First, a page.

While Sam was staying with us we visited the Romney, Hythe and Dymchurch Railway, as far as I know the worlds smallest public railway.
We started at New Romney Station, the headquarters of the Railway. Here, above the cafe is the Toy and Model Museum.
There are various exhibits, the main one being a fabulous 00 layout. Sam is playing with a separate, larger guage railway, where the observer can control the trains with a puish button.
The OO guauge layout is fantastic. it features computer-controlled trains that depict expresses, freight-trains and branch operations from all over Europe and from different periods in time. Detailed stations, factories, sidings and landscapes complete the picture. It think that there were over 20 trains running when Pam and Sam were watching here.
Outside we went out to see the actual working locomotives. Above is the "Southern Maid".
Pam and Simon were waiting to catch a train to Hythe, where I would pick them up. While we were waiting a train stopped on it's way to Dungeness. This is a more modern train, a diesel, "John Southland" built in 1983.
The train to Hythe was Hurricane. A splendid looking piece of engineering. At over 80 years old she's looking pretty well.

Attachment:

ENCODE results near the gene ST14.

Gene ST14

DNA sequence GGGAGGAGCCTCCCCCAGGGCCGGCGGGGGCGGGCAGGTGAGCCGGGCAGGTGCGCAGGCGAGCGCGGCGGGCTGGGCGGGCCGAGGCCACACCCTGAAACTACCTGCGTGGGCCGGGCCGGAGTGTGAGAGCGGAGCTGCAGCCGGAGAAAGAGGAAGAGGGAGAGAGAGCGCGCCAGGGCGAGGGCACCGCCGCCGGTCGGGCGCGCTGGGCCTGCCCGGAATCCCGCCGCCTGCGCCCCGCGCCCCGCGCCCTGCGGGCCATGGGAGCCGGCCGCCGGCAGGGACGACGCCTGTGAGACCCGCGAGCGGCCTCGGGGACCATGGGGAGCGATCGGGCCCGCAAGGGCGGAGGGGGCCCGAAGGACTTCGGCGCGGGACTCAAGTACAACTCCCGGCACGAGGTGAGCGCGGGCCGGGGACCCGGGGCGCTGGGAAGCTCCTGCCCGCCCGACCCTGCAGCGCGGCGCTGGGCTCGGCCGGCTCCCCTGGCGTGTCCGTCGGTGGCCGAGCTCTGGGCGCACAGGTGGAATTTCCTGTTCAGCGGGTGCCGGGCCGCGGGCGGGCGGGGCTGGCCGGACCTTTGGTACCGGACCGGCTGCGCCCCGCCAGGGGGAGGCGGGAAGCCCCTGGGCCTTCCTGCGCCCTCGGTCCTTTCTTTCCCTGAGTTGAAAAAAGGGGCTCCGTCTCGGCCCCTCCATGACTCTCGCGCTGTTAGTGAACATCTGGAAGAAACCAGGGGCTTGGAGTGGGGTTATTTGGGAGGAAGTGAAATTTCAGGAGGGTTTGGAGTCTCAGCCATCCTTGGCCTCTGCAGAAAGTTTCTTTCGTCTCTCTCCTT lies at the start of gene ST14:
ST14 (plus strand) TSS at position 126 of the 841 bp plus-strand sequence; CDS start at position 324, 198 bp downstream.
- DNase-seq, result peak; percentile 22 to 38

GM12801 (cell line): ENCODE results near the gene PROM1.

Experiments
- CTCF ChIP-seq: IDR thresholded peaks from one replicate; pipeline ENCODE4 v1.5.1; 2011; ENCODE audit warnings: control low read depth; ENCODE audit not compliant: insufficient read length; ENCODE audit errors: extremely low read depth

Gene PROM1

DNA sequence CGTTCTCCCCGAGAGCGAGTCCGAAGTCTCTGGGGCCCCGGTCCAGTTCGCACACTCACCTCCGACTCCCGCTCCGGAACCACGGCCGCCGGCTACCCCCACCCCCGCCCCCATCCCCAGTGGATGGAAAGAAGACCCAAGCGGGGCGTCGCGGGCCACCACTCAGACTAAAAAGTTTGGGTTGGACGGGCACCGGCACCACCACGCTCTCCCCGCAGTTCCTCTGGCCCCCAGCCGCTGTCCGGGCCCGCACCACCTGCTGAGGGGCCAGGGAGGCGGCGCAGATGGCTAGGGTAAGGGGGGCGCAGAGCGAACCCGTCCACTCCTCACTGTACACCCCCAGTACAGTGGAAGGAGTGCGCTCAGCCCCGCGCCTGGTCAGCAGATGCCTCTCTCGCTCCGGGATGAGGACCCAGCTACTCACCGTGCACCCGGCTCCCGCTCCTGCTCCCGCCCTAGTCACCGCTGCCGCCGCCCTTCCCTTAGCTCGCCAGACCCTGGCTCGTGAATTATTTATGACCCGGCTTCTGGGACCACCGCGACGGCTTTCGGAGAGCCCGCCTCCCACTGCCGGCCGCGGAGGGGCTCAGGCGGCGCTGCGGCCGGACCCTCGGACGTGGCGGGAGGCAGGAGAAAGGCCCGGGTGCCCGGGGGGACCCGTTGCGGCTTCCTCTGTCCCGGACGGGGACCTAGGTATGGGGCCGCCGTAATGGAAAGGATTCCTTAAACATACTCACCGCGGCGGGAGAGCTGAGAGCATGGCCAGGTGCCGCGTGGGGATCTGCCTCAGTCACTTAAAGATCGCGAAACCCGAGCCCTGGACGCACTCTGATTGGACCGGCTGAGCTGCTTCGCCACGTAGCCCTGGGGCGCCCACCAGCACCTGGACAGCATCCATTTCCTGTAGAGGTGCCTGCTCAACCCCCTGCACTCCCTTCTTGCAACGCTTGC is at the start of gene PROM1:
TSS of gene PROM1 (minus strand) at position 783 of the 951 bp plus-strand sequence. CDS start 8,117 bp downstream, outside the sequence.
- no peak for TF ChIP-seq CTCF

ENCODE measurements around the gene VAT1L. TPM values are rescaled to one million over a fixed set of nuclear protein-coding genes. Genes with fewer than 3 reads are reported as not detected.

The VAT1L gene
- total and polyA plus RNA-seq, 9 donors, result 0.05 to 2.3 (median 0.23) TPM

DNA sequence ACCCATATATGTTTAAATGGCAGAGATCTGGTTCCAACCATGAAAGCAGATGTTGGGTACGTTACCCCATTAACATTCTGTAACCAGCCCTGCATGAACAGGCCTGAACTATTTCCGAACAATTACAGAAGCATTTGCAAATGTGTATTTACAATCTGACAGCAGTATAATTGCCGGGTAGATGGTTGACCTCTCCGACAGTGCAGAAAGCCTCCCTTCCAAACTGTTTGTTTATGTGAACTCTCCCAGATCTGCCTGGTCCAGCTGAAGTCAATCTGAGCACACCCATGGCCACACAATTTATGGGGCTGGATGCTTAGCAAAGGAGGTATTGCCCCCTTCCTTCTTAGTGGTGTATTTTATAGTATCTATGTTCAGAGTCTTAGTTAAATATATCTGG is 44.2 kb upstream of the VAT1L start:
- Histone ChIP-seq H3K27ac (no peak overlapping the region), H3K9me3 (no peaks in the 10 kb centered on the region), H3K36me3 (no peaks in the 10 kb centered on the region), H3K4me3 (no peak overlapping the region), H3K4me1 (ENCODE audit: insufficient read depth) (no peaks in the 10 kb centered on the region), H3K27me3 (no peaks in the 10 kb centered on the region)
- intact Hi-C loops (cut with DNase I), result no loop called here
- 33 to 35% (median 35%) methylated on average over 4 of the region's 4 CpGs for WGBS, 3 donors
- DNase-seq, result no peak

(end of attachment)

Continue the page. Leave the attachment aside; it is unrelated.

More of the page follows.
As they pulled out I watched and excited Sam waving out of the window. I think Pam had realised that the suspension wasn't too good and that she was in for a bumpy ride to Hythe.
It wasn't a race, and I did see them crossing Romney Marsh as I went through Dymchurch, but I arrived at Hythe Station with a few minutes to spare. It wasn't long before the train arrived and I picked up two passengers. It is always a good trip out, especially with kids, and the model railway at New Romney is the best I've seen. I suppose the fact that the end of the ride is at Dungeness makes a mixed railway and birding excursion quite feasible. It could end up very busy if and when the ridiculous plans for an airport expansion takes place.